Fans of Ron Gilbert’s “Monkey Island” series might want to take a seat in their “screaming chair” for this one.
The famed game designer wants to make another “Monkey Island” adventure, but he’s doubtful it will ever happen.
In a recent interview with Hero Complex to discuss his new adventure game “The Cave,” released this week by Double Fine Productions and Sega, Gilbert said, “I would love to make another ‘Monkey Island.’ Whether there is room for one …”
“The Secret of Monkey Island,” a graphical adventure Gilbert created while working for LucasArts in 1990, follows an unlikely (yet mighty) pirate named Guybrush Threepwood. To this day, it remains one of the more celebrated titles of the point-and-click era, championed for its mix of humor and its personality-driven story.
Characters, be it the ghost pirate LeChuck, the mysterious voodoo lady or the no-nonsense governor/love interest Elaine Marley, are all vital to not just exploring the islands but also to revealing different facets of Threepwood’s personality.
The property is now owned by Disney, which recently acquired Lucasfilm, and while the studio has announced that a new “Star Wars” film is coming in 2015, there’s been next to no word on the fate of some of the lesser-known Lucas properties.
Gilbert certainly has been trying to get executives’ attention.
“Dear Disney,” Gilbert tweeted when the Disney/Lucasfilm deal went public in October, “I would like to buy the IP for a game I created called ‘Monkey Island’ from you.” Then he added: “P.S. I have no money.”
Knowing that the architect of the beloved series — dubbed “the master” of the adventure game genre by Sega of America executive Chris Olson — actually wants to return to the fantastical and pun-filled world of Mêlée Island, but might never have the chance is beyond frustrating for fans, the equivalent, perhaps, of being caught in an endless battle of insult sword fighting.
Hero Complex reached out to Disney Interactive, which recently unveiled an ambitious new project dubbed “Infinity,” to see if anyone wanted to discuss “Monkey Island” but received no response.
Famously, “Monkey Island” has been compared to one of the studio’s biggest franchises — the similarities between the game and the “Pirates of the Caribbean” films have long been a matter of debate and discussion.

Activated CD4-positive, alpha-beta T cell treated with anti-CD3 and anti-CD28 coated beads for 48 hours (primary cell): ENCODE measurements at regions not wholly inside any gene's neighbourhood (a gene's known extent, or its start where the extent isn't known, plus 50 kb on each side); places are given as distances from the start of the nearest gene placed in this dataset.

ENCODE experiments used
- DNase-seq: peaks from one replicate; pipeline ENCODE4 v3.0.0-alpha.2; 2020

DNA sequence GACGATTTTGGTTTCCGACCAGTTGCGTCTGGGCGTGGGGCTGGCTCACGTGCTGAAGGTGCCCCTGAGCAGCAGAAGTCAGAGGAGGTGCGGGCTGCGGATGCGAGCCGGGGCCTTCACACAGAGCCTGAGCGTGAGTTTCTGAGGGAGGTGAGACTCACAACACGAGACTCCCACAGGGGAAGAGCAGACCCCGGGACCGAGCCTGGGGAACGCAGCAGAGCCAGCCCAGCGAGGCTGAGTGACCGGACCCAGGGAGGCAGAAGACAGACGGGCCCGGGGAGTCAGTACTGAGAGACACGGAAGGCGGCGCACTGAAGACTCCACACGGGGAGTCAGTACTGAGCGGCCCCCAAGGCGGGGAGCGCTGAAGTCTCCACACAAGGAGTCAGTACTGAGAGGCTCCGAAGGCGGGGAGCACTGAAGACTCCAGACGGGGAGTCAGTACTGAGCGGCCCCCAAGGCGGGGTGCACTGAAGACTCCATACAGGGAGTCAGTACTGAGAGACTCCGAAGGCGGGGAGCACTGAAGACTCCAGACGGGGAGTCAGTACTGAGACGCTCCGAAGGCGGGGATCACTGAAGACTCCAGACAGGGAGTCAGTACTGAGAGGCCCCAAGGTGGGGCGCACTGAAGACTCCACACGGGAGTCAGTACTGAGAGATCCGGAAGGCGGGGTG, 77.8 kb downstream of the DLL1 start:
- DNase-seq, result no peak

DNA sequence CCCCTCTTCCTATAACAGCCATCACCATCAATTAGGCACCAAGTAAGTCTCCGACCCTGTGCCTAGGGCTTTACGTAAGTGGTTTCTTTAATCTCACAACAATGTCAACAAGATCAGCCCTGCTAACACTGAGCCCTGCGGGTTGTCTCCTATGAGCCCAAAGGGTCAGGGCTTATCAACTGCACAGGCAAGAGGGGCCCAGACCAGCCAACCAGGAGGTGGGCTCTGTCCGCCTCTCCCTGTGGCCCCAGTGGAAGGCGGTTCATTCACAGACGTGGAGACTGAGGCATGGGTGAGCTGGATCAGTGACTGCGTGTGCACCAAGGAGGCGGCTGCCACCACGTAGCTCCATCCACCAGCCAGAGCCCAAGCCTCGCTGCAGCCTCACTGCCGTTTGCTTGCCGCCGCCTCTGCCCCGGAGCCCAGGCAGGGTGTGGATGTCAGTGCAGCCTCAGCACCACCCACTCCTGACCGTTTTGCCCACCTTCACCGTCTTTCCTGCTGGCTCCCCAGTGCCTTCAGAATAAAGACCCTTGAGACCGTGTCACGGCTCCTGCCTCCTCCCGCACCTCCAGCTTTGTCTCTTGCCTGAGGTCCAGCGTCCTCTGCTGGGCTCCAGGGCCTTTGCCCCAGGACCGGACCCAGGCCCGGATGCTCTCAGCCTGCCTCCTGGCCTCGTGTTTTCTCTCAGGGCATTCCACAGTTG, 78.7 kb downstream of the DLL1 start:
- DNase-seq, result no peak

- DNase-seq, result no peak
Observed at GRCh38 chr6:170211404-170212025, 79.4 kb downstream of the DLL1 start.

Around the release of “Pirates of the Caribbean: Dead Man’s Chest,” Gilbert wrote on his blog, “I’m thinking to myself, ‘Hey, I’ve seen this before… no… I’ve played this before… no… I’ve designed this before!’ I’m thinking, ‘This is the ‘Monkey Island Movie!'”
The most obvious commonality, aside from the whimsical tone both share, is the use of ghost pirates and voodoo. “Monkey Island’s” LeChuck, in fact, looks rather similar to the Davy Jones of the “Pirates” film, minus the tentacles.
Of course, “Monkey Island” has made no effort to hide its debt to “Pirates of the Caribbean,” with “Monkey Island 2: LeChuck’s Revenge” even ending at an amusement park.
Gilbert laughed when asked, inevitably, about the common ground.
“I did heavily base ‘Monkey Island’ off of the Pirates of the Caribbean ride,” he said. “There’s probably some circular stuff going on.”
Even without a new Gilbert-created effort, “Monkey Island” fans haven’t exactly been starved for content.
LucasArts released a total of four “Monkey Island” games — though Gilbert only spearheaded the first two — and in 2009 Telltale Games licensed the property from LucasArts for the five-part “Tales of Monkey Island.” Gilbert has spoken positively of Telltale’s take; though he was working on RPG “DeathSpank” at that time, he contributed some ideas to the project.
While he’d now love to book a return voyage, he’s circumspect about whether such a trip is likely to take place in the immediate future.
“I don’t really know,” he said. “My criteria for making one is so specific that I’m not so sure Disney would be into it. My ultimate dream is that I could eventually get those rights back, own them and do whatever I want with the ‘Monkey Island’ universe.”
There’s plenty of fans that share that dream.
– Todd Martens
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